Buffy/Angel and widescreen

Discussion in 'Archived Threads 2001-2004' started by Simon Massey, Nov 12, 2001.

  1. Simon Massey

    Simon Massey Cinematographer
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    Fox UK have apparently confirmed that Buffy Season 4 (6th May 02) and Angel Season 2 (March/April 02) will be released on DVD in widescreen.
    What was interesting was they said that whilst Season 1 had been filmed with widescreen in mind, there were no widescreen masters of Angel Season 1 because ALL the TV markets had picked the show up in full frame. They also said that there is no plan to release the US version in widescreen either because they will be using the same masters.
    She did point out though that as the Region 1 release was some time off that could change by the time they release it in the US
     
  2. Angsty

    Angsty Stunt Coordinator

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    Thanks for the update Simon.
    I was having a difficult time trying to remind myself this was FOX and I was not supposed to have negative feelings towards them as they haven't let me down so far...
    Looking forward to Series 2 [​IMG]
    Angela
     
  3. Iain Lambert

    Iain Lambert Screenwriter

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    Paging Jeff Kleist, White courtesy phone. Jeff Kleist, to the White courtesy phone.
    If Lord Joss wants me to watch the series in 4x3 than thats what I'll do. Trust in the Lord.
     
  4. PhilipG

    PhilipG Cinematographer

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    J6P = Joss Six Pack?
    Sorry, Jeff. [​IMG]
     
  5. Iain Lambert

    Iain Lambert Screenwriter

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    Quite the reverse, surely? If they shot for 4x3, which he says they did, then the non-OAR J6Ps are the ones clamouring to fill their widescreen TVs aren't they?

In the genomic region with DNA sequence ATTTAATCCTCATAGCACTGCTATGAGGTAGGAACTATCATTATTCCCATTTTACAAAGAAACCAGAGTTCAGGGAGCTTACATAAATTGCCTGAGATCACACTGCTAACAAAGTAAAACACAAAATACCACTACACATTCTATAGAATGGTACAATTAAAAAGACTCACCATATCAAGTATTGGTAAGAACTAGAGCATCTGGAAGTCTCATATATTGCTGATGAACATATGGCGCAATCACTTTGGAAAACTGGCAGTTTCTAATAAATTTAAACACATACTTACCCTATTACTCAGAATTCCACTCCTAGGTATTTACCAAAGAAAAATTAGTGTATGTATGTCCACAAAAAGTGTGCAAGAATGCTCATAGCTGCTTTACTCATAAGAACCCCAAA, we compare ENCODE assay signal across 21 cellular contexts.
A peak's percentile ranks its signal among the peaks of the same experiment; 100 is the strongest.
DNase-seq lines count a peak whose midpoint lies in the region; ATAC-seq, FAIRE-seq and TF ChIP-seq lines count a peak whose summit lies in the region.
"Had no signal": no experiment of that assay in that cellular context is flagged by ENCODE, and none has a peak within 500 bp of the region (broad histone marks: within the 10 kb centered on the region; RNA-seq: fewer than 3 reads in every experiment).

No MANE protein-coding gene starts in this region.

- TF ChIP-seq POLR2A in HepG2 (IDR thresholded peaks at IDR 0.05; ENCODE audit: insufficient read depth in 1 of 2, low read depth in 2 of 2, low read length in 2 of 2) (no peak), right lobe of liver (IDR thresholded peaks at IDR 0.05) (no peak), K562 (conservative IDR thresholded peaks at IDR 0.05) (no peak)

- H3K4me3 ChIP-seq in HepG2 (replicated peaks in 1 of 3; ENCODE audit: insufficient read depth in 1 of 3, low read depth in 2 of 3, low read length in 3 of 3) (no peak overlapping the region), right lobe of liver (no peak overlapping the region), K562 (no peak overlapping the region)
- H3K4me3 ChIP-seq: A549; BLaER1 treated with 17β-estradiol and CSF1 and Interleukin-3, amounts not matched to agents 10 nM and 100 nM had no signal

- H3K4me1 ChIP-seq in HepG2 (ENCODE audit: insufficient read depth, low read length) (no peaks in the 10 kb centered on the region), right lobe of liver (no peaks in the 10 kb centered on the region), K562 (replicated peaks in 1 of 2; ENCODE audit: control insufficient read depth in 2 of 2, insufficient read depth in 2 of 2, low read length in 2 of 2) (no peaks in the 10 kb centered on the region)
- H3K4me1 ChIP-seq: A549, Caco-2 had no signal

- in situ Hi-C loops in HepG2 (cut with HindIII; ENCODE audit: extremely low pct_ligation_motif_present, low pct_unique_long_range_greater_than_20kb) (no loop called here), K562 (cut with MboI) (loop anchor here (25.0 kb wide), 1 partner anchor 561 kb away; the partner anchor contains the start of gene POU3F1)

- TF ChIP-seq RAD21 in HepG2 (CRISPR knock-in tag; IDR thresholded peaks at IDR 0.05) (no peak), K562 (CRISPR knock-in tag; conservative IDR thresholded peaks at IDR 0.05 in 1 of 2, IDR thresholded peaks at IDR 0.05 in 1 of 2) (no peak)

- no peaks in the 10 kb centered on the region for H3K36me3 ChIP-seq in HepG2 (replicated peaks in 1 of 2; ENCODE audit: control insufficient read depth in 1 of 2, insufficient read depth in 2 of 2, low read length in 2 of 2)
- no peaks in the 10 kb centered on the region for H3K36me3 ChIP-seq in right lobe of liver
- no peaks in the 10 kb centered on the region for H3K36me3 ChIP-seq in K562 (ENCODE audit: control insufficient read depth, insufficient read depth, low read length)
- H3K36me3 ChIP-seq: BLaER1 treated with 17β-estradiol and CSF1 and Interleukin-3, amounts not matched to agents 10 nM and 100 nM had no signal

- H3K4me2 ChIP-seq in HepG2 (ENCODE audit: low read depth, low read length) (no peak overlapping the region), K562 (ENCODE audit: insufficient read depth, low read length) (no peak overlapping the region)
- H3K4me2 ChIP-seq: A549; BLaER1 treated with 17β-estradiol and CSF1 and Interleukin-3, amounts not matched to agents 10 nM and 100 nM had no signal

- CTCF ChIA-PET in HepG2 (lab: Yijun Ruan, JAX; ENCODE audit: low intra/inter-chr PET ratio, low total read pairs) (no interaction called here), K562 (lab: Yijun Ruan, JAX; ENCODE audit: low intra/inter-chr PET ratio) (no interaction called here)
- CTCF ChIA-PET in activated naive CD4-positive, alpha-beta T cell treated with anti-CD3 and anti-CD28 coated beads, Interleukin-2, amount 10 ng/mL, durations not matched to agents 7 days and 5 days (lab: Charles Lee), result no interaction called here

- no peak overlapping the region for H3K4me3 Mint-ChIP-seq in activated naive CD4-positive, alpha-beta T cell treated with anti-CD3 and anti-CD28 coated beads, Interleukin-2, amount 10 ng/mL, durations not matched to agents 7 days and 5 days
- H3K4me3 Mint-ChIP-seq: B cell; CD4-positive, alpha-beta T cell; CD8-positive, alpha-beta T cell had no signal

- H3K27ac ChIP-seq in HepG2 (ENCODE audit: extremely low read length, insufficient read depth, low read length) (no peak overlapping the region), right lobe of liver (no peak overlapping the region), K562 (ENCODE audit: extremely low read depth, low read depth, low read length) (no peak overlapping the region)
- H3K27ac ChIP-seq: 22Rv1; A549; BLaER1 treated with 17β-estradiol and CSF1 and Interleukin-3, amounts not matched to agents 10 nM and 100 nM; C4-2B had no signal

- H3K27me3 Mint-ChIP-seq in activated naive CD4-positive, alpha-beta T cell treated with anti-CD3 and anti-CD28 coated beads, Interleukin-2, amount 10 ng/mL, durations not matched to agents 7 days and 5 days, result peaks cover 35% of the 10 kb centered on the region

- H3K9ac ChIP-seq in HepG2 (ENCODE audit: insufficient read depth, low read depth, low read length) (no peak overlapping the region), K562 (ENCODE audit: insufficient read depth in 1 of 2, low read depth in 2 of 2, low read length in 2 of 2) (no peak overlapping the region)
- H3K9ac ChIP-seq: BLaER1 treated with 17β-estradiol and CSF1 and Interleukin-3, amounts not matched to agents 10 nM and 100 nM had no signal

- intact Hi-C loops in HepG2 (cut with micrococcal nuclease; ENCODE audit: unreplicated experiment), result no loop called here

Oh what a tangled web gets woven when the subject of widescreen and TV shows comes up...
     
  6. Iain Lambert

    Iain Lambert Screenwriter

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    By the way, thats not meant as an acusation at all; I'm just saying that judging who is 'right' in this case about aspect ratio is a nightmare. Personally, I think 4x3 looks fine, 16x9 looks ok too, and I don't really mind what one the disc is in too much. So its probably me who is the J6P, if anyone.
     
  7. PhilipG

    PhilipG Cinematographer

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    I thought Angel season 1 was filmed in widescreen and cropped for an Original TV Aspect Ratio of 4:3; i.e. it wasn't filmed in 4:3.
    As far as I am concerned, if a director composes in widescreen (but "protects" for 4:3) then the OAR is still widescreen. This has nothing to do with filling TV screen area. On the other hand, if it was filmed in 4:3, intended for 4:3 broadcast, then the OAR is 4:3, and I'll be quite happy buying the 4:3 DVD.
    But no doubt the High Priest of Joss will explain all. [​IMG]
     
  8. Christian Preischl

    Christian Preischl Screenwriter